Recently, NASA Wallops Islands Flight Facility has been sending up a lot of Sounding Rockets, Suborbitals, into our atmosphere. But what exactly are they? And just what are they doing?

For more than 40 years, the Sounding Rocket Program at NASA has continuously provided scientific, educational and technical information that is critical to the space program. The sounding rocket program is one of the most versatile, robust, efficient, and cost-effective programs at NASA.

Since 2007, the Sounding Rocket Programs Office (SPRO), located at NASA Goddard Space Flight Center’s Wallops Flight Facility, has sent nearly 200 Sounding Rockets up to test a multitude of things; NASA aims to launch approximately 20 sounding rockets a year. The SRPO provides suborbital launch vehicles, payload development and field operations support to NASA and other government agencies. 

Sounding Rocket

Terri Snyder, sounding rocket technician, monitors attitude control system flight maneuvers on an air-bearing during testing at Wallops’ Sounding Rocket Fabrication, Test and Evaluation shop. Photo courtesy NASA

Sounding rockets carry scientific instruments into space in a parabolic trajectory in order to test or observe its mission. Each mission time in space typically lasts between 5 – 25 minutes, which is brief, and their vehicle speed is lower than a normal launch for a well-placed scientific experiment. This shorter time and speed is adequate, and in some cases ideal, for a successful scientific mission.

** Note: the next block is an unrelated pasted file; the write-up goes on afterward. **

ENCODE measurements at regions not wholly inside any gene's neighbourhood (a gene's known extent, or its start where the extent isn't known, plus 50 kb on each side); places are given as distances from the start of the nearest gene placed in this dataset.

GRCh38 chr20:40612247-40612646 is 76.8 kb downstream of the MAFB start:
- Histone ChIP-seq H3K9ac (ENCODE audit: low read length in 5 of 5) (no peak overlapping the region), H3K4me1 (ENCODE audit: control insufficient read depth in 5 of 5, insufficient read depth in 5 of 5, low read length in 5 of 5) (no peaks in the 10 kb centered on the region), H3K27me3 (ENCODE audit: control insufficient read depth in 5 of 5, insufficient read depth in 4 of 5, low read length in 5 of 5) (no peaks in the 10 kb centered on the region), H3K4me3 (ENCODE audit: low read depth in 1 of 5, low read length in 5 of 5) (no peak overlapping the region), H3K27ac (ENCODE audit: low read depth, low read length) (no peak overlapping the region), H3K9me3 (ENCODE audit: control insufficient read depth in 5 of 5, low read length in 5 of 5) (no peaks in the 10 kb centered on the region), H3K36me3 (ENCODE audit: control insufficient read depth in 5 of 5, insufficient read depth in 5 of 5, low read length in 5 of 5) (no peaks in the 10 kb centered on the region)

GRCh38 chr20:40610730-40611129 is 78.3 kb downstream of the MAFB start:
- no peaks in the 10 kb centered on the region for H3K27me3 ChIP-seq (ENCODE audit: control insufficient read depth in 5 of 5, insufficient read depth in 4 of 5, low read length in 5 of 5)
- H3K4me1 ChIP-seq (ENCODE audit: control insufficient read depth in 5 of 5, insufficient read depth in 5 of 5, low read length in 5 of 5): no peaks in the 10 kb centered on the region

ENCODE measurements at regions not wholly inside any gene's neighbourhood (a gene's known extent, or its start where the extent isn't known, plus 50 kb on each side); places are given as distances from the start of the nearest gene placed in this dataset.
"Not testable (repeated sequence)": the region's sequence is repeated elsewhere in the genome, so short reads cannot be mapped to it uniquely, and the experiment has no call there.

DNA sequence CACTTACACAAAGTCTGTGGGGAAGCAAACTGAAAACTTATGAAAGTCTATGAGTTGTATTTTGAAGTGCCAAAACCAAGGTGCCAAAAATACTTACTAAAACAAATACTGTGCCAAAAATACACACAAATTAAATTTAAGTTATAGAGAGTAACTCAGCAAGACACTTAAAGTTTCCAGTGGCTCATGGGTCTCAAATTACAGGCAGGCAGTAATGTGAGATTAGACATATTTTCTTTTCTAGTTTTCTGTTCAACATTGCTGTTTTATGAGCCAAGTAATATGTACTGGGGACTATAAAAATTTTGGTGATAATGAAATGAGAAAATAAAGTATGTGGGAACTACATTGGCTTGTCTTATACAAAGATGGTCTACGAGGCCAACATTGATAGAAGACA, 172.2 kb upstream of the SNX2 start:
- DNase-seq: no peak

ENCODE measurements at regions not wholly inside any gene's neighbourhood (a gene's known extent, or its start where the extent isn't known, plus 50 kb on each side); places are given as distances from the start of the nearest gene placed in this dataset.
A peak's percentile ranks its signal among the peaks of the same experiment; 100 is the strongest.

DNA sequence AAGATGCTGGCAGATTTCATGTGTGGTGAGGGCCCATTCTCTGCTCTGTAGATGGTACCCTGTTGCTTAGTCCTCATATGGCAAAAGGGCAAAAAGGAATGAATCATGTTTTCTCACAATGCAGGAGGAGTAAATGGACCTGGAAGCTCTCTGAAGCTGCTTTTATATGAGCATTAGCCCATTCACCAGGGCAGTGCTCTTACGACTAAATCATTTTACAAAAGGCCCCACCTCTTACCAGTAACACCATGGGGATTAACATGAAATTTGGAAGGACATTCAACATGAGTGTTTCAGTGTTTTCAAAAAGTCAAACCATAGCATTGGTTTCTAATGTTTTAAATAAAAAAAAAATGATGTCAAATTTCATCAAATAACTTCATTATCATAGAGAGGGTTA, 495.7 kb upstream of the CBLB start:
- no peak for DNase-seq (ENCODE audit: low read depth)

The ampule doors on the sounding rocket payload are open during testing at the Wallops Flight Facility.
Credits: NASA/Berit Bland

The cost factor makes sounding rockets an attractive alternative as they do not need expensive parts such as boosters or extended telemetry and tracking coverage because they never go into orbit. Not only are sounding rocket missions carried out at very low cost, but the payload can be developed in a very short time frame – sometimes as quickly as three months! This rapid response enables scientists to quickly react to new events or phenomena, such as comets or meteoroids, and to incorporate the most up-to-date technology in their experiments.

Make sure to head over to Wallops Island Flight Facility to catch one of these Sounding Rockets head into space! The next launch at Wallops, mission ASPIRE III, is scheduled for July 24th. More Wallops events can be found here